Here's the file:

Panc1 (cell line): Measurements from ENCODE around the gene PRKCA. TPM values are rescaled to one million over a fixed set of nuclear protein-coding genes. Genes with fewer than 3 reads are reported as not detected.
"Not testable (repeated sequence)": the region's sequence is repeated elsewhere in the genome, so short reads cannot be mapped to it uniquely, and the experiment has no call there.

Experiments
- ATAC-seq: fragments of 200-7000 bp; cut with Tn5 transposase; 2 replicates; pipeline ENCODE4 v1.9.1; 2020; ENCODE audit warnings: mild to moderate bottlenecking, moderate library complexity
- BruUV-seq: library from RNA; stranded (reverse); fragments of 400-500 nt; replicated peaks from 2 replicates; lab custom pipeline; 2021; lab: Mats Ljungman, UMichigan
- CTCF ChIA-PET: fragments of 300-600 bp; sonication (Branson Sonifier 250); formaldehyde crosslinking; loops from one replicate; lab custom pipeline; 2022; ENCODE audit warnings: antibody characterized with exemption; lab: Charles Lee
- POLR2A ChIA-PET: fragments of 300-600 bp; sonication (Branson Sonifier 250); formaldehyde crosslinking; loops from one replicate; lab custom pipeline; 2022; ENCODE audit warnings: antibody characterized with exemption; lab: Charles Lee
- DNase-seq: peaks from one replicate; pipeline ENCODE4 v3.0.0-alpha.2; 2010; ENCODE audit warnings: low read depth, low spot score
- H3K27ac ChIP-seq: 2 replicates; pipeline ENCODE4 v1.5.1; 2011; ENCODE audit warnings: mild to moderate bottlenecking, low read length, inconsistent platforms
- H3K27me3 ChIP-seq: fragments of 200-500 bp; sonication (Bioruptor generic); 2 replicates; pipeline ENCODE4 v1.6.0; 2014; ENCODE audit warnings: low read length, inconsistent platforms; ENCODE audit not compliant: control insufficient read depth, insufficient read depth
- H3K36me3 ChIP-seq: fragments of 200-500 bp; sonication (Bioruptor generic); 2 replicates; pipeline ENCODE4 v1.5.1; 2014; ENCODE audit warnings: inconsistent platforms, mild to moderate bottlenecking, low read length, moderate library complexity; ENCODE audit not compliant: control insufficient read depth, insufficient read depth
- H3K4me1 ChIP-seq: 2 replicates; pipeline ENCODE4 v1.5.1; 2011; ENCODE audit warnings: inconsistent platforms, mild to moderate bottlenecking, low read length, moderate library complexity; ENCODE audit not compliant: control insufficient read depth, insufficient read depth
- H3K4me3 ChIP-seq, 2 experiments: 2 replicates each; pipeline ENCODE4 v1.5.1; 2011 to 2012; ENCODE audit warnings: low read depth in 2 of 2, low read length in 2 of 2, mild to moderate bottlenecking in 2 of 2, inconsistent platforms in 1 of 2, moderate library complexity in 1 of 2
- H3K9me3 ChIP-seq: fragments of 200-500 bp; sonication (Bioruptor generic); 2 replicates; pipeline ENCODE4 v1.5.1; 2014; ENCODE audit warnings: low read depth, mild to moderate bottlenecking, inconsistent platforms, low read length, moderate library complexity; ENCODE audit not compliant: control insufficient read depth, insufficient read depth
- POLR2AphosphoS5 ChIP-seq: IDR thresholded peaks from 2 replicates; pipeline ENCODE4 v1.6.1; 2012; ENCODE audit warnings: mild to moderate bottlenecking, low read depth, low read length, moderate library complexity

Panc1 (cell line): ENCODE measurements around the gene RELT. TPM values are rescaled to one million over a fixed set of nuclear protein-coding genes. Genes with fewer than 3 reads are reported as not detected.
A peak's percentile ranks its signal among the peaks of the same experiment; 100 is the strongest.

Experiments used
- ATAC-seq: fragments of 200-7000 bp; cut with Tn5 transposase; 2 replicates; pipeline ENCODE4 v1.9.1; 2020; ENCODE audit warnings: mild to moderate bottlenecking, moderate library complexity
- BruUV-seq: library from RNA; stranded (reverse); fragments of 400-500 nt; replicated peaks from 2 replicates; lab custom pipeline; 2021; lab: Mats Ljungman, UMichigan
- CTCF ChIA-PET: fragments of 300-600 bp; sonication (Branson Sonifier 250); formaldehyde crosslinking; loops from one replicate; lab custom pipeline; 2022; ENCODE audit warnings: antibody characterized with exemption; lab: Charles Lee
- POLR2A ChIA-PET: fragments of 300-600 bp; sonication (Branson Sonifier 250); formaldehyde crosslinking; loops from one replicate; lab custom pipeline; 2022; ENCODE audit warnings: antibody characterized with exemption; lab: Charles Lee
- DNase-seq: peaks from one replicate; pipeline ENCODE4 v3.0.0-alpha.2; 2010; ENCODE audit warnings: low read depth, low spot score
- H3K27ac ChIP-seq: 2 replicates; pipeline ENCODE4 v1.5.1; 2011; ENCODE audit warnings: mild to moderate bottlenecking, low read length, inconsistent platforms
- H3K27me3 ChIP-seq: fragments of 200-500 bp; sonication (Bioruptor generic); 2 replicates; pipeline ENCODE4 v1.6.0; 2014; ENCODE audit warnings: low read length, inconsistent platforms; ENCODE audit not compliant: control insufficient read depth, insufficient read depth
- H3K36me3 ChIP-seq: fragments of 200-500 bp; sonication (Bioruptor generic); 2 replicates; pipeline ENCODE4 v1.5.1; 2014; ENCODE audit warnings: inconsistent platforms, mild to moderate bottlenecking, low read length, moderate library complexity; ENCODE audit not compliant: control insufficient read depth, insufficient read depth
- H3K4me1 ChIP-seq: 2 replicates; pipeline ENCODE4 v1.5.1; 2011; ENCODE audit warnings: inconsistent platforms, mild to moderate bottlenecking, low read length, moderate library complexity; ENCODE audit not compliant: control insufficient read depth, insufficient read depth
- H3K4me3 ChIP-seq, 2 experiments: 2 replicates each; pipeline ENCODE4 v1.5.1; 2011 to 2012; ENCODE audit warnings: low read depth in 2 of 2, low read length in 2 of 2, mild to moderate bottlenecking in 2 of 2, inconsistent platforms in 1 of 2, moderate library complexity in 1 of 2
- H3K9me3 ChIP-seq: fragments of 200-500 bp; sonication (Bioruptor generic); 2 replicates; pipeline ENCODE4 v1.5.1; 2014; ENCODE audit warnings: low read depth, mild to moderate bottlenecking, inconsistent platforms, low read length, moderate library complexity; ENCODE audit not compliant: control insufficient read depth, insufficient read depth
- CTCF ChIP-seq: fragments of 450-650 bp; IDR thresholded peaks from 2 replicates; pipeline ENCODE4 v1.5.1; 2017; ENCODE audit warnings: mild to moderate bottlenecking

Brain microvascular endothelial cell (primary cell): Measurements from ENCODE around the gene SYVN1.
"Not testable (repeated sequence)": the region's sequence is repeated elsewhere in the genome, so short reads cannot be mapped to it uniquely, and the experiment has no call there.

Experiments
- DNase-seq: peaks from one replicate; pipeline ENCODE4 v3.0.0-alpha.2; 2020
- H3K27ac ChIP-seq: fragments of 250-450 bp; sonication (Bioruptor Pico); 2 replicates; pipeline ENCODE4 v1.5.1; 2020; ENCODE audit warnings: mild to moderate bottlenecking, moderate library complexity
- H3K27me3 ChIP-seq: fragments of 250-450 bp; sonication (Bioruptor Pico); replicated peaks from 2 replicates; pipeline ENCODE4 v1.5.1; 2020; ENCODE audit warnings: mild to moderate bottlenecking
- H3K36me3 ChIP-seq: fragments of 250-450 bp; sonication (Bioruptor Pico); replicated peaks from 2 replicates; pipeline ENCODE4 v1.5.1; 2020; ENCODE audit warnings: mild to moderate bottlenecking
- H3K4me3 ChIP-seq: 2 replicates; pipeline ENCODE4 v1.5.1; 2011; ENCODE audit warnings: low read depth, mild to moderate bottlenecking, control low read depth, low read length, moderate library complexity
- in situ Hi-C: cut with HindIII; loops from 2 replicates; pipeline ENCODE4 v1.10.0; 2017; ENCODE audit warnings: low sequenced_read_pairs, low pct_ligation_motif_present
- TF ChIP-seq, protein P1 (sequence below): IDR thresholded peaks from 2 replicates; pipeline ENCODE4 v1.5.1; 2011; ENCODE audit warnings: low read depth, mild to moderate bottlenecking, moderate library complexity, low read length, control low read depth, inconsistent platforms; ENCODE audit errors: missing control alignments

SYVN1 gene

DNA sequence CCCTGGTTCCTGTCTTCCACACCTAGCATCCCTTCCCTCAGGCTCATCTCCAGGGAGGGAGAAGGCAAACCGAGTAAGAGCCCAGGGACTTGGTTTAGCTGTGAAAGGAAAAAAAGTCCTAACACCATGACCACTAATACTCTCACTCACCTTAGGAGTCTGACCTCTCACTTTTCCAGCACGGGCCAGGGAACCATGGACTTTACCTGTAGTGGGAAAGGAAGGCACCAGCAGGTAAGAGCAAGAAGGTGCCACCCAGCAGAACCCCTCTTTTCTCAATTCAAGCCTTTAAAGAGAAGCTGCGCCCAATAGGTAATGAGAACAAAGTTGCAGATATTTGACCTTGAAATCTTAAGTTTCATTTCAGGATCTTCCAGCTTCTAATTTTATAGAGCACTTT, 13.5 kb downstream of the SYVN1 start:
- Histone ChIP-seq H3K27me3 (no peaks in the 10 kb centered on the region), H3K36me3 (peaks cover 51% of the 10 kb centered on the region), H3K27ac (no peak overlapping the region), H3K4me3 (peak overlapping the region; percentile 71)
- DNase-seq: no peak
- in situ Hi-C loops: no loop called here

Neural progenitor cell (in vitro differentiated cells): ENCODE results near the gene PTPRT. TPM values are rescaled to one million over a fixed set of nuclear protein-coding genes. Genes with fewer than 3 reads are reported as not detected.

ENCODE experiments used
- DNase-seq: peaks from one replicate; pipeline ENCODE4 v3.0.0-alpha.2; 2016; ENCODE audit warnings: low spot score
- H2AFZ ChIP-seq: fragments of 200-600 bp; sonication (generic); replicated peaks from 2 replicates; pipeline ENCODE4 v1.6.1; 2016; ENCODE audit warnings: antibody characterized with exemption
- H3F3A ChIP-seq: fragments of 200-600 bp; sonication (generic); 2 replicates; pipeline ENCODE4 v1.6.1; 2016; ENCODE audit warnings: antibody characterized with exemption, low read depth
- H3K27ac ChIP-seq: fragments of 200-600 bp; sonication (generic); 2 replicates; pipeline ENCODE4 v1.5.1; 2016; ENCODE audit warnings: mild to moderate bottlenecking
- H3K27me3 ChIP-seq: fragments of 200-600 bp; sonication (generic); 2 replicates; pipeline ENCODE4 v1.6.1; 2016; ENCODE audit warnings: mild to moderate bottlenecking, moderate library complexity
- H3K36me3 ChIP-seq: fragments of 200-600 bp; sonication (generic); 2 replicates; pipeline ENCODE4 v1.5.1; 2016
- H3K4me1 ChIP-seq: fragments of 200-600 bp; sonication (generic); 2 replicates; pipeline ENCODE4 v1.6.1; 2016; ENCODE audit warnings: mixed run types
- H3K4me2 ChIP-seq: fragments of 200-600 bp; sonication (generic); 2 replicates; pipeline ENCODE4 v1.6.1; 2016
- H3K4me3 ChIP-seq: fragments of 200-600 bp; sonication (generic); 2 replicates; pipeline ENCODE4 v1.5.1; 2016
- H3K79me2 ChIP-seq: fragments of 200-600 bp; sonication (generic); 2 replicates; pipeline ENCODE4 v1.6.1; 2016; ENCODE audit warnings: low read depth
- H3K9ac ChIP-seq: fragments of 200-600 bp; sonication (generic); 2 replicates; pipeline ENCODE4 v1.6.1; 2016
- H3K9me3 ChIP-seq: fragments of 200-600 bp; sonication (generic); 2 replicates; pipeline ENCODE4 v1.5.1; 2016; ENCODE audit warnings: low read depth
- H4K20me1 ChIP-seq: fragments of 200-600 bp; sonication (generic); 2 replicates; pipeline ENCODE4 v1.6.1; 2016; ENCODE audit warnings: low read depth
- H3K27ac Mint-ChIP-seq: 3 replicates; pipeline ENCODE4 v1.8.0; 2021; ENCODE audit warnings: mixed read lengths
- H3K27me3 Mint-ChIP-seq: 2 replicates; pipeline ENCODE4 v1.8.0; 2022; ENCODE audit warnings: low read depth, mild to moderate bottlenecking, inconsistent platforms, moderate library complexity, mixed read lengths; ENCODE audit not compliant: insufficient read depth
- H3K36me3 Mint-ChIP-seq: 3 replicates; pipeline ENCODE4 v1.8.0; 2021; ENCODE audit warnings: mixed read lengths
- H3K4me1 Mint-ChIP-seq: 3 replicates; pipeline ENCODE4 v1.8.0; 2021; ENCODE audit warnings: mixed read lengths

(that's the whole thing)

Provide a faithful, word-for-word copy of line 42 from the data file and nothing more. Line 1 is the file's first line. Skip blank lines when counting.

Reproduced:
DNA sequence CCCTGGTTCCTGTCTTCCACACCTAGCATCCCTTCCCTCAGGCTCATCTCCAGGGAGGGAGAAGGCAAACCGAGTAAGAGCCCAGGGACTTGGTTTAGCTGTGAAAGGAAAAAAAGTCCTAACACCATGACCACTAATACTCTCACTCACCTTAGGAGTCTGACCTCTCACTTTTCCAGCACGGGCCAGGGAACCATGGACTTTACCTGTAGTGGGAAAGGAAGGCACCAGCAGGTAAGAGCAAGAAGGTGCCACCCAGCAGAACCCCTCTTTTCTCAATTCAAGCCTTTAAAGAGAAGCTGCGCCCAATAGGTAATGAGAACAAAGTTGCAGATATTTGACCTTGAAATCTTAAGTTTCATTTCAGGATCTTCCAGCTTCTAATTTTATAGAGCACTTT, 13.5 kb downstream of the SYVN1 start: